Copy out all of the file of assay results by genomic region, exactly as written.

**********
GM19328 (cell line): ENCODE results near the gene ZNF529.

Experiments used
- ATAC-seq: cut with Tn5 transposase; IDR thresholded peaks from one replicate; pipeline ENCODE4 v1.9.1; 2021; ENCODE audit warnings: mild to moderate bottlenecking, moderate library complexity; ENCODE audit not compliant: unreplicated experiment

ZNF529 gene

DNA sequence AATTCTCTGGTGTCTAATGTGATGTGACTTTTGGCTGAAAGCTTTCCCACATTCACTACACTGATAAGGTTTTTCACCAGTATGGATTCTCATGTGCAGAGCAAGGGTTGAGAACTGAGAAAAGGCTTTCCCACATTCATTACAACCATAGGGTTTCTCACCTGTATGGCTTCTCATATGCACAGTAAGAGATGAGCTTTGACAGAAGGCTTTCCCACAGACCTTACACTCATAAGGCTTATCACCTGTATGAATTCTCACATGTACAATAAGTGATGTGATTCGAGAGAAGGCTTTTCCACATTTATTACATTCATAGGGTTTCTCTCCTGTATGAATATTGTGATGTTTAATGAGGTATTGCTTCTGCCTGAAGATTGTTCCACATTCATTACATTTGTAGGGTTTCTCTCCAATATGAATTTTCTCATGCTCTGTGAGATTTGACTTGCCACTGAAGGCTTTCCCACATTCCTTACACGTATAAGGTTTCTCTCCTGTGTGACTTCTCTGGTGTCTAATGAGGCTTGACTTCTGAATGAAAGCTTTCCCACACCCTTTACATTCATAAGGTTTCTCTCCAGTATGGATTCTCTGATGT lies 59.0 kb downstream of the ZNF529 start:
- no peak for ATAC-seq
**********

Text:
GM19328 (cell line): ENCODE results near the gene ZNF529.

Experiments used
- ATAC-seq: cut with Tn5 transposase; IDR thresholded peaks from one replicate; pipeline ENCODE4 v1.9.1; 2021; ENCODE audit warnings: mild to moderate bottlenecking, moderate library complexity; ENCODE audit not compliant: unreplicated experiment

ZNF529 gene

DNA sequence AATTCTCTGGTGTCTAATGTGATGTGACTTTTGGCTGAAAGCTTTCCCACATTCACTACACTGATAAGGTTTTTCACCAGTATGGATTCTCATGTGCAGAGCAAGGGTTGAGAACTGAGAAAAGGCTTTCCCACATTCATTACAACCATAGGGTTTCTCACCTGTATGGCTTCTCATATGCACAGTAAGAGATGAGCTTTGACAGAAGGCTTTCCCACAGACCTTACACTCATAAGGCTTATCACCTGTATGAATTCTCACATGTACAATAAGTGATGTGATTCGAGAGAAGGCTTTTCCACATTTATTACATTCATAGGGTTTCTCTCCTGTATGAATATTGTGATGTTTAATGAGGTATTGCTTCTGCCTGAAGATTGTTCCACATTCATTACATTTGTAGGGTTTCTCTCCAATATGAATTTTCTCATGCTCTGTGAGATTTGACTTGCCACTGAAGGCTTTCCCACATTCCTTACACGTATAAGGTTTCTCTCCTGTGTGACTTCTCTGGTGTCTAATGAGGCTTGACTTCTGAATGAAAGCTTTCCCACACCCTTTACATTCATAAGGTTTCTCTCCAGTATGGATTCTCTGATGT lies 59.0 kb downstream of the ZNF529 start:
- no peak for ATAC-seq